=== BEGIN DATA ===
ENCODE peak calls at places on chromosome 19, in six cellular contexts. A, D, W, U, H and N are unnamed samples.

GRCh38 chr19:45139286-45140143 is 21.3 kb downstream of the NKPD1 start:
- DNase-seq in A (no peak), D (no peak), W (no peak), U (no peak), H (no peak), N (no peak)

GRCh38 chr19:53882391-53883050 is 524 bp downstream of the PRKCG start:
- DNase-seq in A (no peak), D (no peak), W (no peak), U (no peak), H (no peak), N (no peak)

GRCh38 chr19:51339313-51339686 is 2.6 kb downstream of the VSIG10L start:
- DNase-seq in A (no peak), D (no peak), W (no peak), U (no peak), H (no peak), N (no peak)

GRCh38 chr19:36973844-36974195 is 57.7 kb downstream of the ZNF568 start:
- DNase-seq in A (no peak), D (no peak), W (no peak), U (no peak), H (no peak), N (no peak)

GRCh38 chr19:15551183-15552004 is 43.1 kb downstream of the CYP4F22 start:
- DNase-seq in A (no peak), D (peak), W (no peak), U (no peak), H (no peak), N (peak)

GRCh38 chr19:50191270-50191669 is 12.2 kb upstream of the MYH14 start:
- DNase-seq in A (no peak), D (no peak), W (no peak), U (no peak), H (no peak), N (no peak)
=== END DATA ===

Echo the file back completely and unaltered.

ENCODE peak calls at places on chromosome 19, in six cellular contexts. A, D, W, U, H and N are unnamed samples.

GRCh38 chr19:45139286-45140143 is 21.3 kb downstream of the NKPD1 start:
- DNase-seq in A (no peak), D (no peak), W (no peak), U (no peak), H (no peak), N (no peak)

GRCh38 chr19:53882391-53883050 is 524 bp downstream of the PRKCG start:
- DNase-seq in A (no peak), D (no peak), W (no peak), U (no peak), H (no peak), N (no peak)

GRCh38 chr19:51339313-51339686 is 2.6 kb downstream of the VSIG10L start:
- DNase-seq in A (no peak), D (no peak), W (no peak), U (no peak), H (no peak), N (no peak)

GRCh38 chr19:36973844-36974195 is 57.7 kb downstream of the ZNF568 start:
- DNase-seq in A (no peak), D (no peak), W (no peak), U (no peak), H (no peak), N (no peak)

GRCh38 chr19:15551183-15552004 is 43.1 kb downstream of the CYP4F22 start:
- DNase-seq in A (no peak), D (peak), W (no peak), U (no peak), H (no peak), N (peak)

GRCh38 chr19:50191270-50191669 is 12.2 kb upstream of the MYH14 start:
- DNase-seq in A (no peak), D (no peak), W (no peak), U (no peak), H (no peak), N (no peak)